Four Valves Vs Two Valves: Differences Explained

Modified On Apr 8, 2019 By Gaurav Sadanand

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How many number of valves is the right number of valves? We take a closer look at what they do and what they mean for your bike

We’ve already covered the differences between a carb and a fuel-injection system. The two are primarily used to feed air-fuel mixture to the cylinder. Valves, on the other hand, act as a bridge between the cylinder and the carb/fuel-injection systems. However, the opening and closing of these valves are controlled by camshafts, the workings of which are explained here. In essence, the three work in harmony to supply air-fuel mixture into the cylinder. 

Before we jump to the crux of the matter, let's take a closer look at how an internal combustion engine (ICE) works. For combustion to take place in a cylinder, the piston needs to complete four cycles (4-stroke) which comprises of intake, compression, power, and exhaust. Essentially, during the intake stroke, the piston travels from top-dead-centre to bottom-dead-centre pulling in air/fuel mixture from the open intake valve into the cylinder. In the second stroke, the valves close and the piston moves up in the cylinder to compress the air-fuel mixture, post which the spark plug ignites the compressed fuel resulting in a power stroke (third stroke). Last but not the least, during the fourth stroke, the piston moves back to the top-dead-centre pushing out burnt fuel from the open exhaust valve.

The piston needs to make two full passes in the cylinder to complete one 4-stroke cycle.


Four Valves:

A four-valve setup is more commonly used on modern bikes or performance motorcycles. The configuration comprises of two large intake valves and two small exhaust valves. Generally, a four valve engine requires a DOHC (Double Overhead Camshaft) or two cams setup. One works the air intake valves while the other operates the exhaust valves. Thanks to the use of multiple valves which pumps in more air-fuel mixture into the cylinder, the engine breathes better which in turn translates to lesser unburnt fuel or emissions and higher efficiency. 

Furthermore, since multiple valves are smaller in dimension and lighter in mass compared to a two valve configuration, they travel freely and at a higher frequency, enabling the engine to run at higher rpm and extract more performance. There’s also the option of having Variable Valve Actuation (VVA) which permits the engine to run two different valve timings - one for low-end performance and another to aid top-end grunt.  A secondary benefit to having a four valve, twin cam setup is, it gives engineers the flexibility to position the spark plug on top of the cylinder for optimum flame font and better combustion. However, on rare occasions, the spark plug has to be moved to the side in the case of a multi-valve single cam setup.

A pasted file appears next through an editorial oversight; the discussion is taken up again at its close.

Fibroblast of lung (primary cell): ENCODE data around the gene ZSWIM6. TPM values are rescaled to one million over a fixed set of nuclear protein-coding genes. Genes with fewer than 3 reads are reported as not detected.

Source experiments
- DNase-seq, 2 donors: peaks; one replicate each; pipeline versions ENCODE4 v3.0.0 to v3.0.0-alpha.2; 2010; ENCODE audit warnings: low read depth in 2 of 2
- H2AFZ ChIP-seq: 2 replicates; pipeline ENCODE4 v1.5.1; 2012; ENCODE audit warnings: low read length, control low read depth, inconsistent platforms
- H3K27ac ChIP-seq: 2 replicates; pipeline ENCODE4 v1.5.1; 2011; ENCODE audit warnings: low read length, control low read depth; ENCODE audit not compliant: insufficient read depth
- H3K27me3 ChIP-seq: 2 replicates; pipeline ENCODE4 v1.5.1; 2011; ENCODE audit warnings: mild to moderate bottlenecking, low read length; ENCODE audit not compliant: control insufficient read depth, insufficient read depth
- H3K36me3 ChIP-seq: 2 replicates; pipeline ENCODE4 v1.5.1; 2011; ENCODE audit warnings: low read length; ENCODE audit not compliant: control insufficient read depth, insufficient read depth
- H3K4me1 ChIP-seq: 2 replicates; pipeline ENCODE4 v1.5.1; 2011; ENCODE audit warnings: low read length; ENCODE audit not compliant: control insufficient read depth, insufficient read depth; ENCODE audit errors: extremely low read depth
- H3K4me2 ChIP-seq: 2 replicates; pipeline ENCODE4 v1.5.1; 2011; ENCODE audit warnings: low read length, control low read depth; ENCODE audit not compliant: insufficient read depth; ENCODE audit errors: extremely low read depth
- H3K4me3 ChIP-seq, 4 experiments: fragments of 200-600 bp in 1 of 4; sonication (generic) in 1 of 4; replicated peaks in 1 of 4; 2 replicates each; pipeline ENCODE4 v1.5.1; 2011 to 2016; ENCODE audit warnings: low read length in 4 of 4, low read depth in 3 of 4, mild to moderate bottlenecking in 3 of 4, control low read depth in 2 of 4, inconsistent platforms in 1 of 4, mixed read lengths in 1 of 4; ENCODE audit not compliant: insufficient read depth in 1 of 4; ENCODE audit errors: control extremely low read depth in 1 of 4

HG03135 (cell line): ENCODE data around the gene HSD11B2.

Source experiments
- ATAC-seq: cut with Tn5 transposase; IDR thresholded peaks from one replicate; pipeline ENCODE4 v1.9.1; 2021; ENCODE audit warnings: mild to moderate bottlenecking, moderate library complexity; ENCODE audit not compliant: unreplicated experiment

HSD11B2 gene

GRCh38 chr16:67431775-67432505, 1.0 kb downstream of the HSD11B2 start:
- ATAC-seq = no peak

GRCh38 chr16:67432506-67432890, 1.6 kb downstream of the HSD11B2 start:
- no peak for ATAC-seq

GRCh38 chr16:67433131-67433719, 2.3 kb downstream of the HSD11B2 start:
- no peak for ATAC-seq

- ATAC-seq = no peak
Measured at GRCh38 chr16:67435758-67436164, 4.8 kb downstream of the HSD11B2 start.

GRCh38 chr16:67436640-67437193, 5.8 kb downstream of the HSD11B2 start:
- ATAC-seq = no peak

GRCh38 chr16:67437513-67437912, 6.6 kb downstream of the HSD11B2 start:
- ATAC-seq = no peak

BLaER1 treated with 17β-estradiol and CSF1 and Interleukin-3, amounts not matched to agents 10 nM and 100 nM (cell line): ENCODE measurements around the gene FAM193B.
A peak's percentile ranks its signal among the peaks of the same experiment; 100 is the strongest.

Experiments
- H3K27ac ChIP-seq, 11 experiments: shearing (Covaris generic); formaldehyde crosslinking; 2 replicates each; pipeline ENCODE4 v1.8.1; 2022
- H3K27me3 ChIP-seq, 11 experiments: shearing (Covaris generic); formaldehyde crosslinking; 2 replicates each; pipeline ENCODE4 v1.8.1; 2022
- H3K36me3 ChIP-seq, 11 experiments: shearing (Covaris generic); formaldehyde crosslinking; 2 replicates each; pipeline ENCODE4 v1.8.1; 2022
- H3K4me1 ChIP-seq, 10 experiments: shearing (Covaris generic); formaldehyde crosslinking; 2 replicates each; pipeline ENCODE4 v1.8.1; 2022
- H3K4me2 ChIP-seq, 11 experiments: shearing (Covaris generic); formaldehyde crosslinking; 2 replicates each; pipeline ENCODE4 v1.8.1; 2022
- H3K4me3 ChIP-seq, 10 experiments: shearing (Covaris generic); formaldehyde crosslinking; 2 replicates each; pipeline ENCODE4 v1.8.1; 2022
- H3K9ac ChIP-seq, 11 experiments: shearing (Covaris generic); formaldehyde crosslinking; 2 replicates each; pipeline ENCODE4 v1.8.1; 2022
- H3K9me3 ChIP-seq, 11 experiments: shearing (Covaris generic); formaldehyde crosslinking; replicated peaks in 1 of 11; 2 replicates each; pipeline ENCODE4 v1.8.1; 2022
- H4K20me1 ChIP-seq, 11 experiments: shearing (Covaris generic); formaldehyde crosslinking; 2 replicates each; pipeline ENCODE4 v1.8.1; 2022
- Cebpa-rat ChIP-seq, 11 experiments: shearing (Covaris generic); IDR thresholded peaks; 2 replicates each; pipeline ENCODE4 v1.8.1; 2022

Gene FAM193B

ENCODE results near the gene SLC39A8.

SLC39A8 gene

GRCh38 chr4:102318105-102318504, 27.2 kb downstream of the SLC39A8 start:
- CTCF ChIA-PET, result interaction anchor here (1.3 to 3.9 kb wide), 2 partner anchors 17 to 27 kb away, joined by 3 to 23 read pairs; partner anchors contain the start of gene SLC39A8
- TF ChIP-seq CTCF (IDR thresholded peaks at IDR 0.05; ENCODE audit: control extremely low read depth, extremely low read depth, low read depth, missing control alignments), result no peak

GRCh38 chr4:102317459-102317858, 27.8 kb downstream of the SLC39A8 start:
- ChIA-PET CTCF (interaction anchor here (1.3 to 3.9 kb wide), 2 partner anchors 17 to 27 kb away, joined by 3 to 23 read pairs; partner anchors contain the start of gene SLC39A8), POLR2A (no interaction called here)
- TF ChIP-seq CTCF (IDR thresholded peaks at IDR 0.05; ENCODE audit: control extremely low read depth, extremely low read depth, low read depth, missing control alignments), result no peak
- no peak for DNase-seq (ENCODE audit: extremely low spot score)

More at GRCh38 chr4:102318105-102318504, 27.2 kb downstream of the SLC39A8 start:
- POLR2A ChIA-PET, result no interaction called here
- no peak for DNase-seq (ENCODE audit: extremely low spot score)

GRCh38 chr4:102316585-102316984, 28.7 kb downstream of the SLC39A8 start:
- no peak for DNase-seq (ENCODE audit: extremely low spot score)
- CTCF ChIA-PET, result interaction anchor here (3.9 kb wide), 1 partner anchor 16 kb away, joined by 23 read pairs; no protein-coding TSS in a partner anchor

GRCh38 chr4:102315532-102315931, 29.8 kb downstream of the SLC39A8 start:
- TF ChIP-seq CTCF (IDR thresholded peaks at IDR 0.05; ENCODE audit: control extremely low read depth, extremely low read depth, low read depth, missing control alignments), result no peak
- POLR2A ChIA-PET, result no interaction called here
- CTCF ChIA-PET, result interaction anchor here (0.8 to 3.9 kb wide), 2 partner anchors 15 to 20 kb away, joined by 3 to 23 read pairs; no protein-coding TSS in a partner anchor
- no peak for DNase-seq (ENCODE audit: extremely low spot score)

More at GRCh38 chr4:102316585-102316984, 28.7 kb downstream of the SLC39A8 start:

That said, a four valve engine does have a couple of drawbacks. The use of multiple valves requires more space in the cylinder head, which leaves for fewer tolerances and weakens the overall structure. The only workaround for this is to use top quality materials in order to strengthen the cylinder head, which in turn makes the process more complex and pushes the cost of manufacturing. Hence, they are expensive to replace and maintain. 


Two Valves:

Two valve engines are typically used on budget-friendly or commuter motorcycles. As the name suggests, there are only two valves operated by a single overhead camshaft (SOHC). The largest valve of the two takes care of intake while the smaller valve is responsible for discharging the exhaust gases. Thanks to the simple construction, they are simpler to manufacture, easy to maintain, and hence the more cost-effective solution. They’re also just as, if not more reliable, than four valve engines and offer reasonable performance for everyday use. That doesn’t necessarily mean that two valves engines are specifically designed for commuter bikes. Heck, it’s also seen on premium motorcycles like Harley-Davidsons, which produce a ton of torque at low revs.

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